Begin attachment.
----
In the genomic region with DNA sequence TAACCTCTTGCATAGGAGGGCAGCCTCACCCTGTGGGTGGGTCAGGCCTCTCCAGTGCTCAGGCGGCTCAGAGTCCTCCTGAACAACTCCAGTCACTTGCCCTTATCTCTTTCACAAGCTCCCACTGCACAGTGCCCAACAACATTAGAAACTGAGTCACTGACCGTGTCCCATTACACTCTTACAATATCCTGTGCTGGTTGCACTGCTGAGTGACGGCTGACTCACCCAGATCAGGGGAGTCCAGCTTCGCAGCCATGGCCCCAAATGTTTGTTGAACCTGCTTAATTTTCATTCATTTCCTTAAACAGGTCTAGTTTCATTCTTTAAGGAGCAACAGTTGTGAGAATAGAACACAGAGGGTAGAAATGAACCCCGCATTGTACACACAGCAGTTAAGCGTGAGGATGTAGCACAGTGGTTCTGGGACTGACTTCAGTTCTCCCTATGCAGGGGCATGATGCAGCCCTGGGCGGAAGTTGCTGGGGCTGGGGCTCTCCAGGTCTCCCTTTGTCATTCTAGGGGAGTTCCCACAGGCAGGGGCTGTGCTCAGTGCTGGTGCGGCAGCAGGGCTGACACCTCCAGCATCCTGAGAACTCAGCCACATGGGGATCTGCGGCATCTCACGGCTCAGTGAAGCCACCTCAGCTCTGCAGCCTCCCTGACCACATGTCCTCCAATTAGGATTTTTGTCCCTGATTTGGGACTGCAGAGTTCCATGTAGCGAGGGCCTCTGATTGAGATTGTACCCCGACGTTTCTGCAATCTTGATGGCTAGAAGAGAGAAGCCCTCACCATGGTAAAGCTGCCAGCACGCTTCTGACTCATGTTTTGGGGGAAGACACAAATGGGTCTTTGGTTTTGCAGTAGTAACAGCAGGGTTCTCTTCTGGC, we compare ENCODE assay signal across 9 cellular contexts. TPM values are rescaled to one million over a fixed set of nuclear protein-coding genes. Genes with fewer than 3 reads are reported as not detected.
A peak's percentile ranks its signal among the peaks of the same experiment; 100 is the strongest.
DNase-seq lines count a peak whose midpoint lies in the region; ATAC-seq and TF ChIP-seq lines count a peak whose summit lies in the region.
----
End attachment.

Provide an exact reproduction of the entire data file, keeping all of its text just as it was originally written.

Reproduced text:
In the genomic region with DNA sequence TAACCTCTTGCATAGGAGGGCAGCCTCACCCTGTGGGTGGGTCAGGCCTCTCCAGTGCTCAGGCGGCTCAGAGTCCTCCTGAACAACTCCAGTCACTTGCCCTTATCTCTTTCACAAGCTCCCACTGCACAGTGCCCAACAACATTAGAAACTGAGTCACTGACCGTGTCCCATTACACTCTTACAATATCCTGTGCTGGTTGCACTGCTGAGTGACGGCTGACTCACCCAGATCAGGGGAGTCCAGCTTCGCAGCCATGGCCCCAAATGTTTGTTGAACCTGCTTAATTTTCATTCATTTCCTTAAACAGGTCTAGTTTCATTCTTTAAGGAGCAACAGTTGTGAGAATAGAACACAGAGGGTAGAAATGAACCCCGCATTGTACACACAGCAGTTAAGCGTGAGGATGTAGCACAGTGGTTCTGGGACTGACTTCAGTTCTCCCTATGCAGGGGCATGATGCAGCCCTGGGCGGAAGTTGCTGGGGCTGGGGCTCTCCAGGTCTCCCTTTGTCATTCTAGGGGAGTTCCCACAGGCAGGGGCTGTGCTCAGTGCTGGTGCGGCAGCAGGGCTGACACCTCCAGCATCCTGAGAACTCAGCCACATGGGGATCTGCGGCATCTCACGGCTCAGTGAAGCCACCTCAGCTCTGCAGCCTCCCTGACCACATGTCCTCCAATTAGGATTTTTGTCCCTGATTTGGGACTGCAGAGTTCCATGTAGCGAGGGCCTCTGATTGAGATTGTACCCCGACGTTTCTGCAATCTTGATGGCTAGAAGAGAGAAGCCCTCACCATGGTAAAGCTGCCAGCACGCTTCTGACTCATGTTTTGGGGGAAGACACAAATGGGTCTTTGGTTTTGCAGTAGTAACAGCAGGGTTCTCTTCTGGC, we compare ENCODE assay signal across 9 cellular contexts. TPM values are rescaled to one million over a fixed set of nuclear protein-coding genes. Genes with fewer than 3 reads are reported as not detected.
A peak's percentile ranks its signal among the peaks of the same experiment; 100 is the strongest.
DNase-seq lines count a peak whose midpoint lies in the region; ATAC-seq and TF ChIP-seq lines count a peak whose summit lies in the region.